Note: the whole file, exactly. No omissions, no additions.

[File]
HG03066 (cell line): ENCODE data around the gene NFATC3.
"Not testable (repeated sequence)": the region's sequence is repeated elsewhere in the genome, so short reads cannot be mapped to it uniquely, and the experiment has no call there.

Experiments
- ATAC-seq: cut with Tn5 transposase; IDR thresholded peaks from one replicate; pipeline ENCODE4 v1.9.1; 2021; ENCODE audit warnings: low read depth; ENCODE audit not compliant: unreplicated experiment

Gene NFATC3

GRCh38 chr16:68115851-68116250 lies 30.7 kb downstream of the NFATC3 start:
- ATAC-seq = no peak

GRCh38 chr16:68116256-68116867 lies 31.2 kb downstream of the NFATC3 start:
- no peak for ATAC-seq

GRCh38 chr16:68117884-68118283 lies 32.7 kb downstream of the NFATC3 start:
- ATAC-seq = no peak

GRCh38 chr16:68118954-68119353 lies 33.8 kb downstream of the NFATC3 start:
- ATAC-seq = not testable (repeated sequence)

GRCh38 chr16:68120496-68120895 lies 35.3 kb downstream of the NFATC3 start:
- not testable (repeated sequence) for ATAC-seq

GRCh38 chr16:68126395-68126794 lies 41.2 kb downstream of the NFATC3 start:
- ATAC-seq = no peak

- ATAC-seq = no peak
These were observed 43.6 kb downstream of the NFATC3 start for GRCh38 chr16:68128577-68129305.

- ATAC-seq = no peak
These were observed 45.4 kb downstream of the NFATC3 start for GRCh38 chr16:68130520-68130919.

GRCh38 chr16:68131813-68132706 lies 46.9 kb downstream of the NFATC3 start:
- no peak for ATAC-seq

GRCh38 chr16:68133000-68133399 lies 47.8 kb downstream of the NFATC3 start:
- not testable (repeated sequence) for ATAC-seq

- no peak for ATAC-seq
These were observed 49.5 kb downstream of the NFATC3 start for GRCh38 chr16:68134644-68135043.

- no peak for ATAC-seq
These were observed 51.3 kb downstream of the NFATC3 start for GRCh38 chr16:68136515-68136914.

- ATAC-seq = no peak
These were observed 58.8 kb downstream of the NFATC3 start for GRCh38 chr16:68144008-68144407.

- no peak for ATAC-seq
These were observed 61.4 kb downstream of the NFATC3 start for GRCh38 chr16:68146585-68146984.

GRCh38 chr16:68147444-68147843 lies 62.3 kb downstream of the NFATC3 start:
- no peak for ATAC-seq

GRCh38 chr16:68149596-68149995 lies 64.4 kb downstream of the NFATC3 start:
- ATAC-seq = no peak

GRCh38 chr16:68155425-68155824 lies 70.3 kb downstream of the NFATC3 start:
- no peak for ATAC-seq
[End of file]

HG03066 (cell line): ENCODE data around the gene NFATC3.
"Not testable (repeated sequence)": the region's sequence is repeated elsewhere in the genome, so short reads cannot be mapped to it uniquely, and the experiment has no call there.

Experiments
- ATAC-seq: cut with Tn5 transposase; IDR thresholded peaks from one replicate; pipeline ENCODE4 v1.9.1; 2021; ENCODE audit warnings: low read depth; ENCODE audit not compliant: unreplicated experiment

Gene NFATC3

GRCh38 chr16:68115851-68116250 lies 30.7 kb downstream of the NFATC3 start:
- ATAC-seq = no peak

GRCh38 chr16:68116256-68116867 lies 31.2 kb downstream of the NFATC3 start:
- no peak for ATAC-seq

GRCh38 chr16:68117884-68118283 lies 32.7 kb downstream of the NFATC3 start:
- ATAC-seq = no peak

GRCh38 chr16:68118954-68119353 lies 33.8 kb downstream of the NFATC3 start:
- ATAC-seq = not testable (repeated sequence)

GRCh38 chr16:68120496-68120895 lies 35.3 kb downstream of the NFATC3 start:
- not testable (repeated sequence) for ATAC-seq

GRCh38 chr16:68126395-68126794 lies 41.2 kb downstream of the NFATC3 start:
- ATAC-seq = no peak

- ATAC-seq = no peak
These were observed 43.6 kb downstream of the NFATC3 start for GRCh38 chr16:68128577-68129305.

- ATAC-seq = no peak
These were observed 45.4 kb downstream of the NFATC3 start for GRCh38 chr16:68130520-68130919.

GRCh38 chr16:68131813-68132706 lies 46.9 kb downstream of the NFATC3 start:
- no peak for ATAC-seq

GRCh38 chr16:68133000-68133399 lies 47.8 kb downstream of the NFATC3 start:
- not testable (repeated sequence) for ATAC-seq

- no peak for ATAC-seq
These were observed 49.5 kb downstream of the NFATC3 start for GRCh38 chr16:68134644-68135043.

- no peak for ATAC-seq
These were observed 51.3 kb downstream of the NFATC3 start for GRCh38 chr16:68136515-68136914.

- ATAC-seq = no peak
These were observed 58.8 kb downstream of the NFATC3 start for GRCh38 chr16:68144008-68144407.

- no peak for ATAC-seq
These were observed 61.4 kb downstream of the NFATC3 start for GRCh38 chr16:68146585-68146984.

GRCh38 chr16:68147444-68147843 lies 62.3 kb downstream of the NFATC3 start:
- no peak for ATAC-seq

GRCh38 chr16:68149596-68149995 lies 64.4 kb downstream of the NFATC3 start:
- ATAC-seq = no peak

GRCh38 chr16:68155425-68155824 lies 70.3 kb downstream of the NFATC3 start:
- no peak for ATAC-seq